7. Kyle, I totally agree with what you said. You and I have had discussions in class without insulting each other or our stances on a subject. This is what really needs to change in our country. There have been so many times that i have talked to people who are part of a different political affliation than i am or just have a different viewpoint on a subject matter, and when we have discussions, not only do they state their opinion on the subject, but they also insult my viewpoint and refuse to listen to any of the facts that i am stating. I’m sure we all have been there. And because we all have experienced this, we also know that nothing comes from this, no decision or outcome can be made. Like i said, this is what our country needs to stear away from. There are so many political issues, especially dealing with schools, that could be solved if people would just listen to each other instead of agreeing on something because their political party does.

  8. I agree, there is a right way and a wrong way to talk to people about changes that need to happen within our society. Keeping calm and open to how other people view topics is important. I think more people in our society need to be pushed into uncomfortable discussions so that more people can be educated on the issues that matter. I feel so many people shy away from sharing their beliefs or opinions for fear of being judged or offending the people around them. If it is handled in the proper way, I think these types of discussions can be nothing but beneficial.

  9. I definitely believe that you can make a difference by having a dialogue and sharing your thoughts and ideas with others. We can all learn so much from each other, no matter what political party we are willing to claim. I have acquired many friends who have very different opinions than my own but we still remain friends despite the differences. I think that it can be hard sometimes to see another person’s point of view, especially when you feel strongly about your own. But, it’s still important to have conversations around tough subjects because that’s the way that people learn to step out of their comfort zones and start to see things in a new light.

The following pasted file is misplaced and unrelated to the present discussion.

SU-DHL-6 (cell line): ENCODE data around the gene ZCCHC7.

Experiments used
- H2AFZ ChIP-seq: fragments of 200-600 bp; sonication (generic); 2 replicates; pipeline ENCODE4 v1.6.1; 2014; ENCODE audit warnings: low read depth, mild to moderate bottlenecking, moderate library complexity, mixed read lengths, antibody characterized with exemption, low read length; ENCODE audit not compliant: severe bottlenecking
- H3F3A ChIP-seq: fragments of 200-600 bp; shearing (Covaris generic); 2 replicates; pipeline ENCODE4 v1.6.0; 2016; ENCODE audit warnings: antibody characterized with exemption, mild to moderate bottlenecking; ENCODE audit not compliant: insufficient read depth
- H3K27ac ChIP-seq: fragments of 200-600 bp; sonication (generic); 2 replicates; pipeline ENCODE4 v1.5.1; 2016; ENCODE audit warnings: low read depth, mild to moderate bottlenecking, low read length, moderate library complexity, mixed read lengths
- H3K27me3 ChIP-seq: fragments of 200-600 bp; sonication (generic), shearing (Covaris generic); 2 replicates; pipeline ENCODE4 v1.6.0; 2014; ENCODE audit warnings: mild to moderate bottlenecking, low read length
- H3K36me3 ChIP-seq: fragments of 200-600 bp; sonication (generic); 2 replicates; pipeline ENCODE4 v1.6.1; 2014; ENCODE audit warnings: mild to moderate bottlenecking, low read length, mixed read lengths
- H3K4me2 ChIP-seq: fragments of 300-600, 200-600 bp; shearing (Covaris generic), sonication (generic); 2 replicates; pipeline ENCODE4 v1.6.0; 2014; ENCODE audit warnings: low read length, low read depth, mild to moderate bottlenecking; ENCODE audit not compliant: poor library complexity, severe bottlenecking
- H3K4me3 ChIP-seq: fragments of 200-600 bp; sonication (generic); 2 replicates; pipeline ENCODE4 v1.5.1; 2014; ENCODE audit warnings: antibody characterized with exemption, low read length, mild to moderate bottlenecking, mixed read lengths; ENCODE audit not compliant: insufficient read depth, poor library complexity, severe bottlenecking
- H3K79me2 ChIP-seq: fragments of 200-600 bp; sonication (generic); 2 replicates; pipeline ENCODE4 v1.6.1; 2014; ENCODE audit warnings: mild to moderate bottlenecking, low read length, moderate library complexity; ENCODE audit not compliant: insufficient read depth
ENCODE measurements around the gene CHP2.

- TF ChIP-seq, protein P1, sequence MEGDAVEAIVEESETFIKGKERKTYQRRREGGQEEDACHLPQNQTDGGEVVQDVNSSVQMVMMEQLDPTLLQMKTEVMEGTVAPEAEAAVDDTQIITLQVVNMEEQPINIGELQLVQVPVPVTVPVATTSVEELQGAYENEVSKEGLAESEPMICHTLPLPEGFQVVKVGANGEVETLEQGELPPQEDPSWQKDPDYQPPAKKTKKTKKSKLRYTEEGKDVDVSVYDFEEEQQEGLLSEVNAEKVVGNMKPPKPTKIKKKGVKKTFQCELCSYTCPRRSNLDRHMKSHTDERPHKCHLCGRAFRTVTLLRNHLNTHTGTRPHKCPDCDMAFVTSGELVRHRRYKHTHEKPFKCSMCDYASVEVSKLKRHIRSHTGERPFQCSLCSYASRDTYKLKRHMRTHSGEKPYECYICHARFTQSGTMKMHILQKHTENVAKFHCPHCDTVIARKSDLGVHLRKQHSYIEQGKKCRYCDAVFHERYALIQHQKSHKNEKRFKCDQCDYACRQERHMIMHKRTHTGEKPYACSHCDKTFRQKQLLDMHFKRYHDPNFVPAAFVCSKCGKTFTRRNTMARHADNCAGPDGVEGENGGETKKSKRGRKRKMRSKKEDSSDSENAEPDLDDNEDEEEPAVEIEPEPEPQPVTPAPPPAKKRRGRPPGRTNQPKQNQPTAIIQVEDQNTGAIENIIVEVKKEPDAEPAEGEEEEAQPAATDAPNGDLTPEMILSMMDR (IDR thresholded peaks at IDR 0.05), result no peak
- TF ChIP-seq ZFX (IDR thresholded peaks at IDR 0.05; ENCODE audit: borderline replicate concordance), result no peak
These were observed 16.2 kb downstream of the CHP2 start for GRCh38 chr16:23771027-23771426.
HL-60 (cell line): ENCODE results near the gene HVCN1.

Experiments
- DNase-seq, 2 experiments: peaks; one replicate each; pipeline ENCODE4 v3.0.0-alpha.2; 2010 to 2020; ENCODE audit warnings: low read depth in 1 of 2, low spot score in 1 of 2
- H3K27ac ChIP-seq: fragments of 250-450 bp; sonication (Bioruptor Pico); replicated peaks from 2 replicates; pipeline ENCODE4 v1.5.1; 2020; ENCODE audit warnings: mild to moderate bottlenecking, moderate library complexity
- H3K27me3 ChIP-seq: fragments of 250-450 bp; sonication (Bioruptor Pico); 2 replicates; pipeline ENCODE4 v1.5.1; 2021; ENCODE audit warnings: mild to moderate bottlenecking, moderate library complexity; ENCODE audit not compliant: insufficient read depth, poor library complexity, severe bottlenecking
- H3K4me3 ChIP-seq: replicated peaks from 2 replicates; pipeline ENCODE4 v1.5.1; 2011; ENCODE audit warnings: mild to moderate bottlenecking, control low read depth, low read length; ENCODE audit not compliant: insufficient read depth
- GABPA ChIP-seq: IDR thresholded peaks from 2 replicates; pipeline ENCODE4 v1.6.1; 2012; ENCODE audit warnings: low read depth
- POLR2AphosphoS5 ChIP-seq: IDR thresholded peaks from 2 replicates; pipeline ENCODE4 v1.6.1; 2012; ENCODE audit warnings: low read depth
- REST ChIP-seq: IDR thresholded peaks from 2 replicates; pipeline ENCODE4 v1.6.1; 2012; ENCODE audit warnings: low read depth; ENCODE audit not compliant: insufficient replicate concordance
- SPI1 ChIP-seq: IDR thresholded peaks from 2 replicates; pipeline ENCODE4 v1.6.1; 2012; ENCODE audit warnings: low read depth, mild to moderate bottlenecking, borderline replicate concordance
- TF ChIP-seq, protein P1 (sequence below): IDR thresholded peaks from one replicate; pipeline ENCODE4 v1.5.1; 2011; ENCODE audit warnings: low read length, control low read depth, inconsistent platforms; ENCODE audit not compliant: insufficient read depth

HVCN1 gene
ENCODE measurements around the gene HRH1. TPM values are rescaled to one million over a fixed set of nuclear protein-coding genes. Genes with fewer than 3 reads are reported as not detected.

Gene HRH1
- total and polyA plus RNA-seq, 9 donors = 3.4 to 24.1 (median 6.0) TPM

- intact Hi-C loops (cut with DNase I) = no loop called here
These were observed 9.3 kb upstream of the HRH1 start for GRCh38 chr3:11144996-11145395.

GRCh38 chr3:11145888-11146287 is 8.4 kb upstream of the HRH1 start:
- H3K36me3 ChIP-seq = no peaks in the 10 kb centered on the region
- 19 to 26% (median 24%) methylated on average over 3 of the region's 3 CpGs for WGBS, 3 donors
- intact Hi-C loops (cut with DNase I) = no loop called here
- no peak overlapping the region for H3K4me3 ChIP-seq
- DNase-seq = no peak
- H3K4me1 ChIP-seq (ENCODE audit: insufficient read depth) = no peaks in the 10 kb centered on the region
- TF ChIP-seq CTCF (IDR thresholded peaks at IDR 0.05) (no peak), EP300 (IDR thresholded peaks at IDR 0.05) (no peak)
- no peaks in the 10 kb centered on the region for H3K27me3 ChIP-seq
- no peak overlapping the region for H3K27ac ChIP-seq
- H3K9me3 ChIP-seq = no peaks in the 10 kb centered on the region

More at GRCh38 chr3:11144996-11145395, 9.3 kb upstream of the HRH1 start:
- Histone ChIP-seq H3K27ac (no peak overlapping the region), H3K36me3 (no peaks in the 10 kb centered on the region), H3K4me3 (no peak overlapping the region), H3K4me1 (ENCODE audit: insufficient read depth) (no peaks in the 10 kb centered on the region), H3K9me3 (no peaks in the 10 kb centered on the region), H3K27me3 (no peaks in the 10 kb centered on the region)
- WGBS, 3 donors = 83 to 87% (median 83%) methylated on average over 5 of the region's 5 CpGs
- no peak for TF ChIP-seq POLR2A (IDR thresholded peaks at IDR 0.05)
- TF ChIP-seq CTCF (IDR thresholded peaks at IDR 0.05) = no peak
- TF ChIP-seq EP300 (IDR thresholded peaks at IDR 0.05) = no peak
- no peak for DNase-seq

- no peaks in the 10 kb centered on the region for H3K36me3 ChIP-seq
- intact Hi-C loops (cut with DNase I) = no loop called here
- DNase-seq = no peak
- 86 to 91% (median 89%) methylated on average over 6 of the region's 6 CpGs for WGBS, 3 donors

• I think we can try to make a difference through discourse. It really just depends on whether or not we choose to listen to one another. After much thought I’ve decided that the DREAM Act is a beneficial idea because it would help a large amount of students who want to be educated and be assets to their communities. Immigrants both legal and illegal benefit from a United States that is full of educated, hard working individuals, so allowing as many people as possible achieve this goal is good. Natural born citizens gain from this as well. But there is a side of the story that gets forgotten very easily when this discussion of education equity takes place, which the story of immigration equity and the legal immigrant. I think is a piece of the picture that deserves some thought and attention as well because it is a very valid one.
      It seems like a flawed educational and immigration system are more to blame than the people living within them in this particular instance. But as we have pointed out here, at least the people are willing to talk things out.

  10. I absolutely believe that stating an opinion doesn’t do anything but make people want to challenge it more. I have gone my whole life with my opinions (which are mostly radical) and whenever I share them, it doesn’t make anyone change their minds. What I DO believe changes people’s minds are stories of experience and personal relation. Parables are very powerful things. Whether true or not, they allow personal relation to foreign or unfamiliar topics.

    I am definitely FOR the DREAM act. It is a fact that in order for a society to operate successfully, everyone must participate in the progress of the society whether it’s writing laws, cooking in a restaurant, building and maintaining houses and roads, etc., and etc. For illegal aliens to prove their dedication to society in pursuing education or volunteering to defend their country is proof enough that they deserve to be operational individuals in society. Many illegals probably have more of a right to be in this country than many of the people that were born here simply based on their work ethic. I believe that if someone refuses to do anything for the community they live in and would rather live off of government support, they should be deported to reserved lands without running water, electricity, plumbing, or anything until they understand what it means to have it all. Work must be put into a society in order for it to work. I cannot express enough my disdain for those in this country that refuse to work simply because it’s inconvenient. It’s laziness and it isn’t right that others have to suffer for it who have the dedication to deserve those living privileges provided by society.

    Sorry for the rant haha.

    DREAM act = GOOD
    Opinions = egos (everyone has them excluding enlightened ones)
    People learn best visually, hands-on, and therefore through experience.